New park guide coming soon

The sixth edition of “Exploring Wells Gray Park” should be on the bookshelves in time for Easter

The front cover of the sixth edition of Roland Neave's 'Exploring Wells Gray Park' features a person standing in front of Moul Falls.

The front cover of the sixth edition of Roland Neave's 'Exploring Wells Gray Park' features a person standing in front of Moul Falls.

The sixth edition of “Exploring Wells Gray Park” should be on the bookshelves in time for Easter, according to author Roland Neave.

At 400 pages, the new edition will be about 40 pages longer than the last one.

It will have roughly 300 photographs, of which 250 will be in color.

“The quality of the photos is quite incredible. They’re absolutely stunning,” Neave said.

The author said he spent all of last summer hiking every trail in the park to make sure the information is up to date and includes accurate time, distance and elevation change.

Five trails that were in the fifth edition, including that to the bottom of Helmcken Falls and a portion of the Roland NeaveClearwater River Trail south of Spahats, were not included because of inadequate maintenance.

BC Parks permanently closed the trail to Kostal Lake in 2013, Neave reported.

Officially known as the C.W. Shook Trail after a former park ranger, the trail now runs only to the Dragons Tongue lava flow.

Neave said he tried to follow it from the Dragon’s Tongue last summer and soon found himself taking wide detours to get around extensive deadfalls.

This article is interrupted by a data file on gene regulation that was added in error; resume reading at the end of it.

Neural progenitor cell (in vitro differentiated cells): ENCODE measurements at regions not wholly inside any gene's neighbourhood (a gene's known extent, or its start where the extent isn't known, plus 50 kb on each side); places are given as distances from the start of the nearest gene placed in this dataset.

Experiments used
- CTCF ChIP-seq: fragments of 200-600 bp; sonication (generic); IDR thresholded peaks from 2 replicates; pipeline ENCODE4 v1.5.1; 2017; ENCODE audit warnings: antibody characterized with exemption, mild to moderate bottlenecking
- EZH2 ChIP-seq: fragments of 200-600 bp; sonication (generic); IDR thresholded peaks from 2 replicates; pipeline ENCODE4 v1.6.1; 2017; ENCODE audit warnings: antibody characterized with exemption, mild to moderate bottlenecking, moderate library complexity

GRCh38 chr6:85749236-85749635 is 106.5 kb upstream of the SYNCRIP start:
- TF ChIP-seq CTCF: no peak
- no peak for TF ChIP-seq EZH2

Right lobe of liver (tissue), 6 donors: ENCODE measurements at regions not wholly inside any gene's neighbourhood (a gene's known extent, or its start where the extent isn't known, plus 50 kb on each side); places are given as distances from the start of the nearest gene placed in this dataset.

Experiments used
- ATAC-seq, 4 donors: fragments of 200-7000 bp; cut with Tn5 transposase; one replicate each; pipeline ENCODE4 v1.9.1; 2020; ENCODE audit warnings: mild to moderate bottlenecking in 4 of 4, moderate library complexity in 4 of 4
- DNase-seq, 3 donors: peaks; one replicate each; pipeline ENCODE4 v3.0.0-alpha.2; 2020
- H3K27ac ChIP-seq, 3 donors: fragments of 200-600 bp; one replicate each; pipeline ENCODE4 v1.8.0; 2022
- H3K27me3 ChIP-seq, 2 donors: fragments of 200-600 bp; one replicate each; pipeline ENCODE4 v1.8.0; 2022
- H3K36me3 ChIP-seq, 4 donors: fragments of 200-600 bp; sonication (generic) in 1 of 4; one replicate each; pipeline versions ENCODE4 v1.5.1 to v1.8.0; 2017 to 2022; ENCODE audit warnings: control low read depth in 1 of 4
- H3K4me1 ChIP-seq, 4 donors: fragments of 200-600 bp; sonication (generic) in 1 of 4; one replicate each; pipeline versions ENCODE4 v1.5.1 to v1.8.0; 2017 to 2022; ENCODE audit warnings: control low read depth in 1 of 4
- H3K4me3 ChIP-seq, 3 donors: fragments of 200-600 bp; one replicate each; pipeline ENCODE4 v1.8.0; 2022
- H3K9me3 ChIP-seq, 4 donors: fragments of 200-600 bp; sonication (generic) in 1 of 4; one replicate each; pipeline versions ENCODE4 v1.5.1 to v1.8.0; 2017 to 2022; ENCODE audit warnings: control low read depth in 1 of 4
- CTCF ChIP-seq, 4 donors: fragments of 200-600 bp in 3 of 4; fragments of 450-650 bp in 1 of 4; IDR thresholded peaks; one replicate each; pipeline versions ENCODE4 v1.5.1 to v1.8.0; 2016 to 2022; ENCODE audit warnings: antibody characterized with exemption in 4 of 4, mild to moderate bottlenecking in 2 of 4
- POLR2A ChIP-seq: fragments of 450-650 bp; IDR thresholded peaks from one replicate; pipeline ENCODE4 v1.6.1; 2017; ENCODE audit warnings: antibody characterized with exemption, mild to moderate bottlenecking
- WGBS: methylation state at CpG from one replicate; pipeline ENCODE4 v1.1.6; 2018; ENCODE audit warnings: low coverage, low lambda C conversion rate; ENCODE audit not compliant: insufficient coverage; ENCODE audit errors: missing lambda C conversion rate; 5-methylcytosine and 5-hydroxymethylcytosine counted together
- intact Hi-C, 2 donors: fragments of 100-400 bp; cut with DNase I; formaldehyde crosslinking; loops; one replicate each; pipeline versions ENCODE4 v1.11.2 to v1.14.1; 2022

In addition to the trails section, which takes up about a quarter of the book, the new edition of Exploring Wells Gray will include information on the five access routes to the park: Clearwater Valley Road, Clearwater River Road, Mahood Lake, Flourmill Volcanoes, and Murtle Lake.

As in the earlier editions, there will be chapters on the relatively inaccessible northern end of the park plus the park in winter.

One of the interesting tidbits that Neave unearthed while doing research for the new edition was that Green Mountain was not, in fact, named because it was (and is) green, as many have assumed.

In fact it was named in 1912 for Frank Compton Green, a colleague of Robert Lee, a land surveyor who worked at that time in the Upper Clearwater and what is now Wells Gray Park area.

Green had been born in Saint John, New Brunswick, in 1873. He came to B.C. in 1897 and worked as a land surveyor in Nelson. He probably met Lee there.

Green became the province’s surveyor-general in 1930 and served in that role for 16 years. He died in 1963 at the age of 90.

The sixth edition of “Exploring Wells Gray Park” will retail for $24.95.

“That’s up $5 from the fifth edition, but people will be getting a whole lot more,” said Neave.